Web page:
Featured Research

from universities, journals, and other organizations

DNA found outside genes plays largely unknown, potentially vital roles: Thousands of previously unknown RNA molecules identified

Date:
June 26, 2013
Source:
University of California - San Francisco
Summary:
A new study highlights the potential importance of the vast majority of human DNA that lies outside of genes within the cell.

DNA drawing.
Credit: Maridav / Fotolia

A new UC San Francisco study highlights the potential importance of the vast majority of human DNA that lies outside of genes within the cell.

The researchers found that about 85 percent of these stretches of DNA make RNA, a molecule that increasingly is being found to play important roles within cells. They also determined that this RNA-making DNA is more likely than other non-gene DNA regions to be associated with inherited disease risks.

The study, published in the free online journal PLOS Genetics on June 20, 2013, is one of the most extensive examinations of the human genome ever undertaken to see which stretches of DNA outside of genes make RNA and which do not.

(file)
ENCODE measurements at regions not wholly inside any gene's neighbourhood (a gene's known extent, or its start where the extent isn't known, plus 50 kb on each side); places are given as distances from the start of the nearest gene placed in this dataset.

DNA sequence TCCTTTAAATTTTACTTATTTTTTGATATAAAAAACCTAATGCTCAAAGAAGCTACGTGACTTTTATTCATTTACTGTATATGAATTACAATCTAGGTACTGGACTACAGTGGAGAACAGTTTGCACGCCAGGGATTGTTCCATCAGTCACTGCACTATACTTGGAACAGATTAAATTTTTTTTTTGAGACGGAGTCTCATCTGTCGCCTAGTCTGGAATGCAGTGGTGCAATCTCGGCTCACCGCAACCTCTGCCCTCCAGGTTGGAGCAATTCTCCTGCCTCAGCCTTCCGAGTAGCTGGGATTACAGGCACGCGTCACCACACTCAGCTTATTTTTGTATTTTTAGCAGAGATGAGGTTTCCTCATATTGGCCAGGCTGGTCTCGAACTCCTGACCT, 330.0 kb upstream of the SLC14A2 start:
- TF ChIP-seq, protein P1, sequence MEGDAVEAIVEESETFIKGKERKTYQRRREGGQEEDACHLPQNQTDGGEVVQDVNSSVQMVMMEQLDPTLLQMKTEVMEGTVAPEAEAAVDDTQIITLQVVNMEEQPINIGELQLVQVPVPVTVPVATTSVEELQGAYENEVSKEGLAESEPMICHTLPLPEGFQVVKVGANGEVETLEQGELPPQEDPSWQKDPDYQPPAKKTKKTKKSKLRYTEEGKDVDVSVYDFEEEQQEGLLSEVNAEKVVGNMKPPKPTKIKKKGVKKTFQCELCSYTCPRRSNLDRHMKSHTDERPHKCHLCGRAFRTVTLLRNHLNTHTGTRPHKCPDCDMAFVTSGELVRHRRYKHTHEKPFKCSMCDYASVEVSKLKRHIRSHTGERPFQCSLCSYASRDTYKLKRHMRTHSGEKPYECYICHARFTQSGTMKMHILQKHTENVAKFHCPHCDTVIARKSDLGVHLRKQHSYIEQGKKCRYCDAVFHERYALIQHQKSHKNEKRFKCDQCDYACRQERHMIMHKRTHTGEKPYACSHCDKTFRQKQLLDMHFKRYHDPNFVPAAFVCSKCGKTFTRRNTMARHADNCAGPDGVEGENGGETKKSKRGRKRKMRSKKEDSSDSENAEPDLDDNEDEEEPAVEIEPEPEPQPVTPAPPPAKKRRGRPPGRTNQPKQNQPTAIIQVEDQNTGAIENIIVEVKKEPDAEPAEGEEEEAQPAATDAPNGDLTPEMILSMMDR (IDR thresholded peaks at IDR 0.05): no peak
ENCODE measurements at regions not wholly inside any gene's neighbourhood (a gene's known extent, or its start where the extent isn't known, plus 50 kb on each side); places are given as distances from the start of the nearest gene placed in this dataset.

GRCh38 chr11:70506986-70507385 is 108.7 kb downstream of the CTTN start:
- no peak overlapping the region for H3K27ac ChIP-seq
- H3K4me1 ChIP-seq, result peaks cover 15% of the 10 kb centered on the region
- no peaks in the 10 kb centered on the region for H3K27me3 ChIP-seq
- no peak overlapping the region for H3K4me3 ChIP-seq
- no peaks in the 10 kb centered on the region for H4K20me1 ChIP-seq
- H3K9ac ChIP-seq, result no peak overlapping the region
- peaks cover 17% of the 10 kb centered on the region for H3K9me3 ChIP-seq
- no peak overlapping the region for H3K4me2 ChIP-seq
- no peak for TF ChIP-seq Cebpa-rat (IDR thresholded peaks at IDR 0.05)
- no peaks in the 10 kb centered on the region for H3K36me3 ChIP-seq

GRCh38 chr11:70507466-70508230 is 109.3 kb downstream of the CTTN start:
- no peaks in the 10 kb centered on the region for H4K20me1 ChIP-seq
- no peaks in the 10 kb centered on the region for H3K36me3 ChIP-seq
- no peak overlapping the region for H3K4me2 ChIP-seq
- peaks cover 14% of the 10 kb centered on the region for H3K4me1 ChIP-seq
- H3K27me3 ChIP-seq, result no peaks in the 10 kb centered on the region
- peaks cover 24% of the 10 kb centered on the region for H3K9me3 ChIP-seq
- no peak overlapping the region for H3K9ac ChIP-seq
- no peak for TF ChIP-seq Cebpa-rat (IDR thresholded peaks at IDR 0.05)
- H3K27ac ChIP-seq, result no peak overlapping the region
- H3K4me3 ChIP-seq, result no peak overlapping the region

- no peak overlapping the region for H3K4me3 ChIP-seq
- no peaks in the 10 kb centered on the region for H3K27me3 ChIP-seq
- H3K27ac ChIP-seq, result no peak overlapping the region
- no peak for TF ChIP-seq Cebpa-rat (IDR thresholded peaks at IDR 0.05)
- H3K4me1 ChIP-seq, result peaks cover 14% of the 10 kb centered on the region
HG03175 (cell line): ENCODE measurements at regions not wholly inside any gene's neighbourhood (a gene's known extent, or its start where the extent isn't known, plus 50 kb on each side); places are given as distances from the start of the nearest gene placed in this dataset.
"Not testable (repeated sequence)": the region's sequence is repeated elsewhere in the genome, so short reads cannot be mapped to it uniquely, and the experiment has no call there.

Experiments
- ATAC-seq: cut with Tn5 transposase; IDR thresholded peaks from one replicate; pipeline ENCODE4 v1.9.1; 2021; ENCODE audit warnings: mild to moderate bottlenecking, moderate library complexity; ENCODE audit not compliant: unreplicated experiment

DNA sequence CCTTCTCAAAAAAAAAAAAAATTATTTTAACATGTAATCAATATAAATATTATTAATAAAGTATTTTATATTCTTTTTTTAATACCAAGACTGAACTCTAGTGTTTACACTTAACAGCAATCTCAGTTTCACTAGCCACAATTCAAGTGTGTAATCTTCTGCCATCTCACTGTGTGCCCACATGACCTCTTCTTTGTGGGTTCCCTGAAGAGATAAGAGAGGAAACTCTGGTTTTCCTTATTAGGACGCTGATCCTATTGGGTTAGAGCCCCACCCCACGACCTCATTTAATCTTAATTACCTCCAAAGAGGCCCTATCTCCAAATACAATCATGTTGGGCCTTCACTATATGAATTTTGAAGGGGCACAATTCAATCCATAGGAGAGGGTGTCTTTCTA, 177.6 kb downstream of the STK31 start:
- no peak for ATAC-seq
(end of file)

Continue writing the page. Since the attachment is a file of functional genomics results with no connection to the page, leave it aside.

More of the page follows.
The researchers -- senior author and RNA expert Michael McManus, PhD, UCSF associate professor of microbiology and immunology and a member of the UCSF Diabetes Center, graduate student Ian Vaughn, and postdoctoral fellow Matthew Hangauer, PhD -- identified thousands of previously unknown, unique RNA sequences.

"Now that we realize that all these RNA molecules exist and have identified them, the struggle is to understand which are going to have a function that is important," McManus said. "It may take decades to determine this."

The RNA most familiar from textbooks is the messenger RNA that is transcribed from DNA in genes and that encodes the amino acid building blocks of proteins. The transcription of messenger RNA from DNA is a key step in protein production. The rest of the DNA on the cell's chromosomes was once thought not to be transcribed into RNA, and was referred to as junk DNA.